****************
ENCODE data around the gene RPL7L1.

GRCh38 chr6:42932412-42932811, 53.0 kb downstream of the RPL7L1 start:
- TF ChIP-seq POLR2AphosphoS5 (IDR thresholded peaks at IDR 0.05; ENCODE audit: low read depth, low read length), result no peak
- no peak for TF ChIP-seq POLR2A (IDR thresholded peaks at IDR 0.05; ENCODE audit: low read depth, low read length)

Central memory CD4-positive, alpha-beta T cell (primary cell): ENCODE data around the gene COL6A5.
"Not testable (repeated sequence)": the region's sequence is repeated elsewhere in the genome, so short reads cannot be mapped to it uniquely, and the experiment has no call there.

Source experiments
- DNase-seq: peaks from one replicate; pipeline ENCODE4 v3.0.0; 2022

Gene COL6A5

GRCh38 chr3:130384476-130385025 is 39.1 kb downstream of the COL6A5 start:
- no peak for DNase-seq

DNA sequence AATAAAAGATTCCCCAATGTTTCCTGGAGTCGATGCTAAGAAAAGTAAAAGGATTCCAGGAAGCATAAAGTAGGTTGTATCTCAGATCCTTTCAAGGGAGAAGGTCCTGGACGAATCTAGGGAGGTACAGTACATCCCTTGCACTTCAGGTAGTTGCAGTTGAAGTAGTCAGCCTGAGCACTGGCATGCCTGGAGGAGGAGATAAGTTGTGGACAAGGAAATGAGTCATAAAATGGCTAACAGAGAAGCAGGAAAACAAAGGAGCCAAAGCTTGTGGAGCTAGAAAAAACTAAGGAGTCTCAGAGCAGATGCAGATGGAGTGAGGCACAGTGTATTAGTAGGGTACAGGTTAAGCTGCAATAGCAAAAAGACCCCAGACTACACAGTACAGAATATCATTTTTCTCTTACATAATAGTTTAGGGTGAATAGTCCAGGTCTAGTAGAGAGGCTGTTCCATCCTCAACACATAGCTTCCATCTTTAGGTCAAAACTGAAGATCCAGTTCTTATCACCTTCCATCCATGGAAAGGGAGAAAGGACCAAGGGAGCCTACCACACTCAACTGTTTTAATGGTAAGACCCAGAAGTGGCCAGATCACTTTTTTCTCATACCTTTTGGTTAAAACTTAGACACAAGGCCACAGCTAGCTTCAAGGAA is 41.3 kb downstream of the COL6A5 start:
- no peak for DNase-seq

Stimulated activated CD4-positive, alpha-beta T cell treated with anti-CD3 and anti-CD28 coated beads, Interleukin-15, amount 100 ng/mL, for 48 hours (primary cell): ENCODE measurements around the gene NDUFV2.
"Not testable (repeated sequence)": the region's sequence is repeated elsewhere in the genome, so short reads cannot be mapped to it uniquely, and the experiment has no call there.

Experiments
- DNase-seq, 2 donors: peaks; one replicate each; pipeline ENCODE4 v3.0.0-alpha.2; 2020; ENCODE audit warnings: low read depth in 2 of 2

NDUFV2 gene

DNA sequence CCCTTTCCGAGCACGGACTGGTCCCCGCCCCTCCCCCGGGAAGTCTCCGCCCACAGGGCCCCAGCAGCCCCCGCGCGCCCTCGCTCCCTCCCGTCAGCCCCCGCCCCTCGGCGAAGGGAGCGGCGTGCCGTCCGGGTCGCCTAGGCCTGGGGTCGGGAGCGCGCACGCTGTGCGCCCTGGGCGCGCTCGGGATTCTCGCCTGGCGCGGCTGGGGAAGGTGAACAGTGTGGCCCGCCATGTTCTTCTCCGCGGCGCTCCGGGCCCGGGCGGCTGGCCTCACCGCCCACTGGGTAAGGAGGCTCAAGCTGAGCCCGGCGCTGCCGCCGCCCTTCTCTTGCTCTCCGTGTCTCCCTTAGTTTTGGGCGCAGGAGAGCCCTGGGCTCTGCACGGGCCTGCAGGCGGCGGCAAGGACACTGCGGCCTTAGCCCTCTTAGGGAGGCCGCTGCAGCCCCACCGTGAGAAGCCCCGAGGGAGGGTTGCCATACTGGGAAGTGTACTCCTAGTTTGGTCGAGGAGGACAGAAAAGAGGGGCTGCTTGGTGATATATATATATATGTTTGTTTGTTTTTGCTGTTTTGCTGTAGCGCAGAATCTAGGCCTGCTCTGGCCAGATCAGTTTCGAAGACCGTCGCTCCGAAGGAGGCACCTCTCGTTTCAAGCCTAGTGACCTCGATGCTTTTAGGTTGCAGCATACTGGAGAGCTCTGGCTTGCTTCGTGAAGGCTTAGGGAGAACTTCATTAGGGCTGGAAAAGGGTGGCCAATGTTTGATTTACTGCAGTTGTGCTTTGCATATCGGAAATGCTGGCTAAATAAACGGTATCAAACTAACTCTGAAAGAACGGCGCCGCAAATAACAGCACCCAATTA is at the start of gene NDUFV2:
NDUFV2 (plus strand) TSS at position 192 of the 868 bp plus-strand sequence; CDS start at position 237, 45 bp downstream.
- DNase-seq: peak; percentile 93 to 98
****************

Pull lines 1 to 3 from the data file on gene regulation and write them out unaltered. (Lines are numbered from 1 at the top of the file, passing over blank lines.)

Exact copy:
ENCODE data around the gene RPL7L1.

GRCh38 chr6:42932412-42932811, 53.0 kb downstream of the RPL7L1 start:
- TF ChIP-seq POLR2AphosphoS5 (IDR thresholded peaks at IDR 0.05; ENCODE audit: low read depth, low read length), result no peak